1. Notify your bank and cancel your credit cards immediately.
  2. Contact the local police department where the theft occurred and file a report. Once this is filed, it will be very difficult for anybody to take out a loan or a credit card in your name.
  3. File a Fraud and Identity Theft Report with the two national credit bureaus in Canada: Equifax Canada (1-800-465-7166) and TransUnion Canada (1-877-525-3823). This will warn creditors to double-check with the right person before approving a new credit application.

Identity Theft Can Happen Quickly and Easily

Many people don’t realize just how easy it is to grant fraudsters access to their personal information. Here’s just one example of how this can happen:

Jane loves downloading free music from online websites, many of which allow users from across the globe to post files for peer-to-peer sharing with little oversight. She’s been downloading music and movies from the same website for over two years, and nothing has ever happened. However, this time it was different. After downloading the latest hit song, Jane continued to use her phone as she usually does; ordered rides via a ride-sharing app, checked her emails and used other password-protected apps, including mobile banking.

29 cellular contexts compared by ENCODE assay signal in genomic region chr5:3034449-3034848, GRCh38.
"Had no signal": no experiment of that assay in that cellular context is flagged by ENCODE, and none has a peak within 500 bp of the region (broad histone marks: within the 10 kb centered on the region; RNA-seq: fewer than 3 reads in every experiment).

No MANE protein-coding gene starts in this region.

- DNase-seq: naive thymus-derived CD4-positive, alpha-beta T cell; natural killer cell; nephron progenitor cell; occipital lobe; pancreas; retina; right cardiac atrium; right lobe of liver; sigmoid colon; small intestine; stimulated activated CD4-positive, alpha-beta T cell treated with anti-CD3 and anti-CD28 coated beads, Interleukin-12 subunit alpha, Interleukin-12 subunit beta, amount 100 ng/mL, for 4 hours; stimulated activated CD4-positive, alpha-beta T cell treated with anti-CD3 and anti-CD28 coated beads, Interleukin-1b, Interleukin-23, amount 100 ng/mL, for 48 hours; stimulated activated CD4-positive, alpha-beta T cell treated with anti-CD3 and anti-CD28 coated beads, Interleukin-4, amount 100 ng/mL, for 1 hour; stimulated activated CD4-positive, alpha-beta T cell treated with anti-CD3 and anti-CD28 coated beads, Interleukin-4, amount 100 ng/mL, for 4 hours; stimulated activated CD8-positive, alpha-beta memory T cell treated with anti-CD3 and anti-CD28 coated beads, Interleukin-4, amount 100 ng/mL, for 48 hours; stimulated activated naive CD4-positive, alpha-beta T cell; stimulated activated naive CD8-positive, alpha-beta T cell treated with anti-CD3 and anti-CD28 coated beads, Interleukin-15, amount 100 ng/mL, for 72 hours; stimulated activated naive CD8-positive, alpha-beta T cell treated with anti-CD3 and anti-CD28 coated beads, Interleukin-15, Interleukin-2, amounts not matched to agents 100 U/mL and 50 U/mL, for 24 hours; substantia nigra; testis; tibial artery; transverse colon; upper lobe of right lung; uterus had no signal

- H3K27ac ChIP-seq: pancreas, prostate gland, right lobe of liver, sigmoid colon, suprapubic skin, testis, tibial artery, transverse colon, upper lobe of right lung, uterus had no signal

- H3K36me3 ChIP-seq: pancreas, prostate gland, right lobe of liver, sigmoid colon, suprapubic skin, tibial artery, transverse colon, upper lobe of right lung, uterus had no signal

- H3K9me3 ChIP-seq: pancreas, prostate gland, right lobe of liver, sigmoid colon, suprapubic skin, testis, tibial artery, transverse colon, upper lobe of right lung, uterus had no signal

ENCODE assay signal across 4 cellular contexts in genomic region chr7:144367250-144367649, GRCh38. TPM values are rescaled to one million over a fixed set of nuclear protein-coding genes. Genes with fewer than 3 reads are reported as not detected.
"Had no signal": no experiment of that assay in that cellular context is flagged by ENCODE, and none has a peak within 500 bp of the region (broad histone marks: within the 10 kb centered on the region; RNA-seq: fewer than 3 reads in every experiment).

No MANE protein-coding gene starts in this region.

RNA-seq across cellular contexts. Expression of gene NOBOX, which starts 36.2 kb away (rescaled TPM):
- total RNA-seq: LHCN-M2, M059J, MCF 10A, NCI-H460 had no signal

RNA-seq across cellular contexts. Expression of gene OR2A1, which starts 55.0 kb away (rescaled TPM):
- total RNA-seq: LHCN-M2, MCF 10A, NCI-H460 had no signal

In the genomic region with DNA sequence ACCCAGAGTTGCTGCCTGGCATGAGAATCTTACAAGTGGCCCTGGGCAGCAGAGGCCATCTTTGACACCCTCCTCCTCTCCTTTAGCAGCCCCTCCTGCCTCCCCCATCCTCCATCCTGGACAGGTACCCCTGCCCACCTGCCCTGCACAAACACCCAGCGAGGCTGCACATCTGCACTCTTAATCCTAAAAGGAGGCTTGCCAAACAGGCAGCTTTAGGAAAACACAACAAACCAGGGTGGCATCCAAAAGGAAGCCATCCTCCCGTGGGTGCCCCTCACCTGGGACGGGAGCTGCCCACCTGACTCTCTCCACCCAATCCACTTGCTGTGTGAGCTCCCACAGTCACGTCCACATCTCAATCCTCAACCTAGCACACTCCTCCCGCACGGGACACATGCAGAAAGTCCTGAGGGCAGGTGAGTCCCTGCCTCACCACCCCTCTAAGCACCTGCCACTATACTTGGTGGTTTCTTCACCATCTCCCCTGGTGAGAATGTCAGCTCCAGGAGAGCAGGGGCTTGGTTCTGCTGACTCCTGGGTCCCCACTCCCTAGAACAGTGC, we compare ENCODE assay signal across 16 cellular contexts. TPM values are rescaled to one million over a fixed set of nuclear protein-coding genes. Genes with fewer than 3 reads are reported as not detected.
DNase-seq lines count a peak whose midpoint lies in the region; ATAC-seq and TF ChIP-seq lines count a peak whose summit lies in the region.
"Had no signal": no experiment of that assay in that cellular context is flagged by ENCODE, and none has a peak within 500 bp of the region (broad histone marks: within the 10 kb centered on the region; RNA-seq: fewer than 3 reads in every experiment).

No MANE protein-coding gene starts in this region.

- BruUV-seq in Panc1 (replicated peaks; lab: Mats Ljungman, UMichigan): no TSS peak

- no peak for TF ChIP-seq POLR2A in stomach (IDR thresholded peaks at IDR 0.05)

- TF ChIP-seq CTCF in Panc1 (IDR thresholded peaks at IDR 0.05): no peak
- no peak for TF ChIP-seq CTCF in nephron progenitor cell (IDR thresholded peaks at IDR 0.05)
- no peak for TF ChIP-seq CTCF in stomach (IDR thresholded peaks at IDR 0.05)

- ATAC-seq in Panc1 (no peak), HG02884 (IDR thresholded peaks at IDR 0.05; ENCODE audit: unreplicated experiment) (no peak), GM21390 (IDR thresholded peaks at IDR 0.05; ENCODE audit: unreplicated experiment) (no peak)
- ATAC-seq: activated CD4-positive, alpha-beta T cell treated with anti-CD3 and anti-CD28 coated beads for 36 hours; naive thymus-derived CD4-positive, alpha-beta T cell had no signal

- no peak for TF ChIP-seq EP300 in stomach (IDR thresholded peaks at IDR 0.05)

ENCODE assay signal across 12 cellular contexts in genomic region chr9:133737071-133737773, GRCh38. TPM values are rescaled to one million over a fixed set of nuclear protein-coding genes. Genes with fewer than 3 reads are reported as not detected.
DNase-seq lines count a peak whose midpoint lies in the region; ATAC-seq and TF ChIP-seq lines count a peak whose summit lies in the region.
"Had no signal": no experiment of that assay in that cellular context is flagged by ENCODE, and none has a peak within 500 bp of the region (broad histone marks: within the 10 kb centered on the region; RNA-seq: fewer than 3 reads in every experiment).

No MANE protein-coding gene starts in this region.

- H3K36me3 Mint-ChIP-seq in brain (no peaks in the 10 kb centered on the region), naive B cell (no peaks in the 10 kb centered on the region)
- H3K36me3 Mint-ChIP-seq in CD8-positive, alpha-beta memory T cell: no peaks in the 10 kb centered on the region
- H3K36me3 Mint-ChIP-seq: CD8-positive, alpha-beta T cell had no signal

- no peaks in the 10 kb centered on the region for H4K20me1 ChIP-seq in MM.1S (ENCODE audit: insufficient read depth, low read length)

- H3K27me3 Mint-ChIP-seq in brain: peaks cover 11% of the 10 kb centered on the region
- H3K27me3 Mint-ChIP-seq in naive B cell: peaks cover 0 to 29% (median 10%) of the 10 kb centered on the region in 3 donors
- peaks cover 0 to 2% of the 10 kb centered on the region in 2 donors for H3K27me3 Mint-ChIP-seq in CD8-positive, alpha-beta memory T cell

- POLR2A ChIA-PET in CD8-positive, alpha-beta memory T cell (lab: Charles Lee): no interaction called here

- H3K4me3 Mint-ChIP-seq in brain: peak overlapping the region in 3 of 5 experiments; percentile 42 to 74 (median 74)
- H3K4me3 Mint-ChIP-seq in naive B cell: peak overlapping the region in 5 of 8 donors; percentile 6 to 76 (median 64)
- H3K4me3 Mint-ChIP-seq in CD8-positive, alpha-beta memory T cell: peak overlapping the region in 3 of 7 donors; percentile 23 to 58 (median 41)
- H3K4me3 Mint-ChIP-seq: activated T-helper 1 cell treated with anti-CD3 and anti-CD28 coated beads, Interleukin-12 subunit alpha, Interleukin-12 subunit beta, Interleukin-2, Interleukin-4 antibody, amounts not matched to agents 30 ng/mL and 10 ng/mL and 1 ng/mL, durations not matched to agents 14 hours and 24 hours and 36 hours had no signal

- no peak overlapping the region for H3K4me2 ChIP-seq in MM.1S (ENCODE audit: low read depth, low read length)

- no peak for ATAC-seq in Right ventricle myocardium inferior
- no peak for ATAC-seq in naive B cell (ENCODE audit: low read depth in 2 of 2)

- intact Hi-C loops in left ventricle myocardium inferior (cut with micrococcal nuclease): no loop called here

The next day, Jane noticed something strange: her ride-sharing app suddenly notified her that ‘the driver is on their way to her pick up’, but Jane had not ordered any rides – she wasn’t even using her phone at the time. Jane could not call the ride-sharing app as her account seemed to have been hacked, and instead called her bank to block her credit card. The bank advised her that the charge was made in pesos and that someone has been using the ride-sharing app to take rides around Mexico City.